Three Types of Facebook Applications

How do you approach building a Facebook application?

After working with a few companies, I see three overarching approaches that can be taken. I hope the following suggestions help in brainstorming your Facebook application ideas:

First, an application can be designed that exposes a company’s content to an audience. In this case, the application directly correlates to the products or services being sold. The danger is that many of the companies desperate to promote to the Facebook demographic are having trouble penetrating because the nature of their offerings is boring (think financial companies, insurance, etc). As an example of an application relevant to a product line, imagine The Gap. They might offer an app showing the specific Gap items you own and/or you hope to buy (or be given as a gift). The problem with limiting one’s self to a product line tie-in is that you limit your ability to be viral and take advantage of popular trends. Such company-correlated applications have the benefit of gaining direct exposure for your business, but they can be limiting in terms of adoption. These apps are often the cheapest to build since you can simply harness already existing technology and infrastructure.

Second, a company could design an application with the goal of gaining as many users as quickly as possible. Such viral applications tend to see exponential growth, followed by a major drop. However, for a new company seeking exposure, this can be an excellent mechanism. Because the goal is users, a company may not even require any sort of product tie-in. A contest may augment such applications, especially if dealing with ‘time-sensitive advertising. An example of time-sensitive applications would be those used to promote a new movie or record release. Since the goal is to expose the movie name to as many people as possible, innovation and viralness are the key factors for success. Such apps span the cost scale. A truly innovative or funny app (with some viral features) can grow quickly on word of mouth alone and thus be quite cheap. A contest that gets tons of users hoping to win a trip to Fiji can be rather expensive.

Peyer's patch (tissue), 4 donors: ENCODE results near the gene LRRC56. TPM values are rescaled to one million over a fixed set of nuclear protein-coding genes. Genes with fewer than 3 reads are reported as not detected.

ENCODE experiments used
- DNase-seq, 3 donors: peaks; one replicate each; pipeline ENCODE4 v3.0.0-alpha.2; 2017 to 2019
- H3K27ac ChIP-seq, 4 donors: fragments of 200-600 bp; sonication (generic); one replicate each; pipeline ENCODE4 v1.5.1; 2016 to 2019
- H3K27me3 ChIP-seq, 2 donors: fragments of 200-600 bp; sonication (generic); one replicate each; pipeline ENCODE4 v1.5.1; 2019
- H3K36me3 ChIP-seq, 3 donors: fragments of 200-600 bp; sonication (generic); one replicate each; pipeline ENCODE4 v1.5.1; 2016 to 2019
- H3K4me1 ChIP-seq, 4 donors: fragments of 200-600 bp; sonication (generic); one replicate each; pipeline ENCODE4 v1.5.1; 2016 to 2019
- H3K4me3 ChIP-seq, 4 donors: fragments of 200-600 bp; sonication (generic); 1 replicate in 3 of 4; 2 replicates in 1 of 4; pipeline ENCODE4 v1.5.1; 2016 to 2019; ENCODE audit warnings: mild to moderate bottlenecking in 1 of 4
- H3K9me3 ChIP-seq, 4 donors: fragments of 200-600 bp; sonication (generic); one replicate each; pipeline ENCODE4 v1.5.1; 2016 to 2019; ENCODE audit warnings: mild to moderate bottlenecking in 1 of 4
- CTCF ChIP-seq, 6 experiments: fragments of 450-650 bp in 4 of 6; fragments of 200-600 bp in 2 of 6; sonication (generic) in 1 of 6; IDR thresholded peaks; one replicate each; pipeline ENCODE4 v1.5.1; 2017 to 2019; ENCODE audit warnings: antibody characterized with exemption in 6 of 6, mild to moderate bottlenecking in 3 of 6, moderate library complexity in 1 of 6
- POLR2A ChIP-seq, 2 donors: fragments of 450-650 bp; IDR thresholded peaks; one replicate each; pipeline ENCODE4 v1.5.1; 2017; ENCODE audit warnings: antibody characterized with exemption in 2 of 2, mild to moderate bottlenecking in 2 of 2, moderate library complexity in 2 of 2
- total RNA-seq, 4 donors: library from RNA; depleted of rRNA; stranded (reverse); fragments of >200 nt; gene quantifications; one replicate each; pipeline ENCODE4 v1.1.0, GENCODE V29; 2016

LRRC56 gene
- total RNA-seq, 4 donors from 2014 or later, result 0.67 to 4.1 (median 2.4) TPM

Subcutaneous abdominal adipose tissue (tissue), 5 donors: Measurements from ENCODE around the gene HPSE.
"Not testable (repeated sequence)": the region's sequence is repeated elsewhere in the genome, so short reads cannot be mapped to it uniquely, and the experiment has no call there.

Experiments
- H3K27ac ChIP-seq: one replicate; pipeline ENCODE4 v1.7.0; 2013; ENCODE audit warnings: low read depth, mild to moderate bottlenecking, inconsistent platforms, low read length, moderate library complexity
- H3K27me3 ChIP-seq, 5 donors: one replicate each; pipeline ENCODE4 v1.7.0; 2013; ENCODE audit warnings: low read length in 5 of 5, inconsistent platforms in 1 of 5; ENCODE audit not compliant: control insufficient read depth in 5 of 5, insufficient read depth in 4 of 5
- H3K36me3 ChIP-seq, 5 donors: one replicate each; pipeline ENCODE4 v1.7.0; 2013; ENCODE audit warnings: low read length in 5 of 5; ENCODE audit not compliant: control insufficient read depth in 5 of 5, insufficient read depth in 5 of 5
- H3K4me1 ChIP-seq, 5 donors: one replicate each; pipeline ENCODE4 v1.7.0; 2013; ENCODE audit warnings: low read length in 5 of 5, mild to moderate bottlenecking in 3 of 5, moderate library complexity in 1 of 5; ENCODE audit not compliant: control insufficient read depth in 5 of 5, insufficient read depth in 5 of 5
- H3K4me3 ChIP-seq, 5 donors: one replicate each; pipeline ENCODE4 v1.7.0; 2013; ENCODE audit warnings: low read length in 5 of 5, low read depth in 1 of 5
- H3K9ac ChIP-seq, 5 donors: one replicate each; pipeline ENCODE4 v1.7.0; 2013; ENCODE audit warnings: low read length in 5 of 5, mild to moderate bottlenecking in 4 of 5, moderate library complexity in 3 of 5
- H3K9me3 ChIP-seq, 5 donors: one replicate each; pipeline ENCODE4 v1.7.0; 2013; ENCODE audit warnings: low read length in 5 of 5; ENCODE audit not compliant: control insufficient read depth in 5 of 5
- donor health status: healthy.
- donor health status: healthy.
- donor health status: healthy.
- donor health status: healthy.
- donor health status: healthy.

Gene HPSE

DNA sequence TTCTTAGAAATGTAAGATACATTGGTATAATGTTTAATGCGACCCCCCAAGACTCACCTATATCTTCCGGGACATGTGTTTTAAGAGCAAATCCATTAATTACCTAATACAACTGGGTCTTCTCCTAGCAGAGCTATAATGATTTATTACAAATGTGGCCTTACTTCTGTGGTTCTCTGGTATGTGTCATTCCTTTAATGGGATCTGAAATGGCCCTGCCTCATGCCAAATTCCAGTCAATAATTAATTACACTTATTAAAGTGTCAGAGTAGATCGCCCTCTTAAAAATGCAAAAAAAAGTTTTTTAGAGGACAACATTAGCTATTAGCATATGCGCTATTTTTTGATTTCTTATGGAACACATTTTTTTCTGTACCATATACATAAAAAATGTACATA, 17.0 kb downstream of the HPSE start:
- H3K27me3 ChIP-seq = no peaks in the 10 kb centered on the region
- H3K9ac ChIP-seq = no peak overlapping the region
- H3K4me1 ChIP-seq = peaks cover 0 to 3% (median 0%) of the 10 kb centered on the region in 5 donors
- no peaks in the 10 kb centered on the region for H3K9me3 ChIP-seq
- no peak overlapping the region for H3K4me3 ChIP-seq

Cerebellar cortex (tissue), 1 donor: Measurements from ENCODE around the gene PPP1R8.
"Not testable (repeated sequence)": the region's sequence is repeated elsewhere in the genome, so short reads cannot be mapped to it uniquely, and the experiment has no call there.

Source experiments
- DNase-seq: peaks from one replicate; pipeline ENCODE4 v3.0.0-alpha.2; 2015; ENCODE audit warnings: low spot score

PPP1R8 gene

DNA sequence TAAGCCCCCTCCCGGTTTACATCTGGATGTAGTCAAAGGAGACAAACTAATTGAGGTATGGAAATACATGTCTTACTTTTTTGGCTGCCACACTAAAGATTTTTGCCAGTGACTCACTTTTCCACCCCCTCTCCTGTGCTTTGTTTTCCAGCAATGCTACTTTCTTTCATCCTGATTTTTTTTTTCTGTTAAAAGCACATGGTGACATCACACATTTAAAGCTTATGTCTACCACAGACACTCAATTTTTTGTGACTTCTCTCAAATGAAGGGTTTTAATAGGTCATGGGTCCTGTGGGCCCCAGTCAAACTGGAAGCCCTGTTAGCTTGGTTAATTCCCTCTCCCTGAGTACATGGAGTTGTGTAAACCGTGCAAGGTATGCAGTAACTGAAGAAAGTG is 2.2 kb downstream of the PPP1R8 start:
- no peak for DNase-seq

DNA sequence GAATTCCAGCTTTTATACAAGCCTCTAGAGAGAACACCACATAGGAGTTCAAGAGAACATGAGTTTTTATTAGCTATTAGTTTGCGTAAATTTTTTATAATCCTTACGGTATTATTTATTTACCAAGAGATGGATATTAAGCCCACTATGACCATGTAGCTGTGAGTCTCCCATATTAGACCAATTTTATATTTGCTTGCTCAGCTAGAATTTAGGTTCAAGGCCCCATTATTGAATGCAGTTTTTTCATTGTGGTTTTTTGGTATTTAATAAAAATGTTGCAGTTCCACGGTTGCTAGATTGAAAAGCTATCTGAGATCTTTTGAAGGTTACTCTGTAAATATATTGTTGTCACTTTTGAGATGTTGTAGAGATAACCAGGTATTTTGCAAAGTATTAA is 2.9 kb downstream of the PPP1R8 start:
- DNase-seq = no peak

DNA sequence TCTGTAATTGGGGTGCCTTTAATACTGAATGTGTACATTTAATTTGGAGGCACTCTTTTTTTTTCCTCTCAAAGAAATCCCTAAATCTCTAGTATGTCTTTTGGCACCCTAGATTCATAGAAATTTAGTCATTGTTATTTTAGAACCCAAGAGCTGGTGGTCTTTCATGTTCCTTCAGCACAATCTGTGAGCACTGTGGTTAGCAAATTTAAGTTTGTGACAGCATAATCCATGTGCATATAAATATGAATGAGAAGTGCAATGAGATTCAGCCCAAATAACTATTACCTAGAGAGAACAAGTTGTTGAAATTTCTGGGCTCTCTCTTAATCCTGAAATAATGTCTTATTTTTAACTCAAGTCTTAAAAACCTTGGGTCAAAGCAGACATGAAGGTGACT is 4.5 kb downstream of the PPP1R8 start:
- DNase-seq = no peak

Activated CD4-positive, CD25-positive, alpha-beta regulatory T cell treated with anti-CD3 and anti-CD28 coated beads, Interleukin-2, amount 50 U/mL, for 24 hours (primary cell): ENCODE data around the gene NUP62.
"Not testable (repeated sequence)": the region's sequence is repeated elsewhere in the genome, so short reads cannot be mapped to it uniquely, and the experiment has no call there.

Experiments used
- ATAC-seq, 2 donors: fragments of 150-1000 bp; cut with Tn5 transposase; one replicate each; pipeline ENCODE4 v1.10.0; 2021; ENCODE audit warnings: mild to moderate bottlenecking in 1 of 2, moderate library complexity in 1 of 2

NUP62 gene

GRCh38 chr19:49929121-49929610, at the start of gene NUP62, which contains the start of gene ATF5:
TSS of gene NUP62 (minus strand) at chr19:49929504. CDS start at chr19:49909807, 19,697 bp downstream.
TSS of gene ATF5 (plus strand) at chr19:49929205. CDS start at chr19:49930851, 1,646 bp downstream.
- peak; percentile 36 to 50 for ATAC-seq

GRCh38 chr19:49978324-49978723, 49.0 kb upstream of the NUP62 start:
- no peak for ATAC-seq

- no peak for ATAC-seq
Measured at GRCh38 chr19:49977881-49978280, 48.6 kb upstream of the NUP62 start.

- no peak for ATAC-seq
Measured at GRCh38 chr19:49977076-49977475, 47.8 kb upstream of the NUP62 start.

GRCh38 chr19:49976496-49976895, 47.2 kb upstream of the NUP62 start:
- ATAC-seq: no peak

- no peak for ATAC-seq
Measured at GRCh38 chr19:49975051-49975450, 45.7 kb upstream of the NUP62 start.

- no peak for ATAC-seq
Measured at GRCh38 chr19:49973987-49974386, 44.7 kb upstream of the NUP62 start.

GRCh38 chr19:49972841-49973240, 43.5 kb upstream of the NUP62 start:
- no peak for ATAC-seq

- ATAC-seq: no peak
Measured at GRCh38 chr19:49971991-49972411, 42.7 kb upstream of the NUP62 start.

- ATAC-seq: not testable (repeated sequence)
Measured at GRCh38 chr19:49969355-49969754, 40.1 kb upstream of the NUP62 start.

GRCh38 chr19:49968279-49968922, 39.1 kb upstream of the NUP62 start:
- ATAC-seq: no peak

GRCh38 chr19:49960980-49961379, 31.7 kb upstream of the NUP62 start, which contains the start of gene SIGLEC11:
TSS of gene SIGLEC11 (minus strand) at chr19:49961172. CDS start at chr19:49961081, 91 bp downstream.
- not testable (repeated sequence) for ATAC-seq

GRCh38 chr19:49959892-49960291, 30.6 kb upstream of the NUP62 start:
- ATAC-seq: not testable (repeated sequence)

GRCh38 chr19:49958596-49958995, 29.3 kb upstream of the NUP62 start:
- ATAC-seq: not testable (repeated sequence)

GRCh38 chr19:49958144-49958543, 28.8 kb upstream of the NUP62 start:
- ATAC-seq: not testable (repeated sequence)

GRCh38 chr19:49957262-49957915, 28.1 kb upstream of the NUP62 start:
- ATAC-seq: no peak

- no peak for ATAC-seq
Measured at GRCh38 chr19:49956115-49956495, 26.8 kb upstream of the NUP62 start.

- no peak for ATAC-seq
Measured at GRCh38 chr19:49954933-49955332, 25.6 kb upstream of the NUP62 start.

Third are what I refer to as longevity applications. These are really the killer apps. The goal here is to create something that provides users with true value. I define true value as an application that someone is willing to keep and continue to use indefinitely going forward. The turnover rate (users who ultimately uninstall) tends to be lowest with these applications. And, while growth and number of installs may not be as great as with number two, over the long-term, a quality audience can be built and brand loyalty can be created. While the best longevity apps will at least hint at a company’s core competencies (think Where I’ve Been), others may have nothing to do with the company’s products (think the Rock, Paper, Scissors – Roshambul – app sponsored by Red Bull). Longevity applications are by far the most expensive apps to build because to retain users, the apps require innovative thinking, good designs and substantial marketing.


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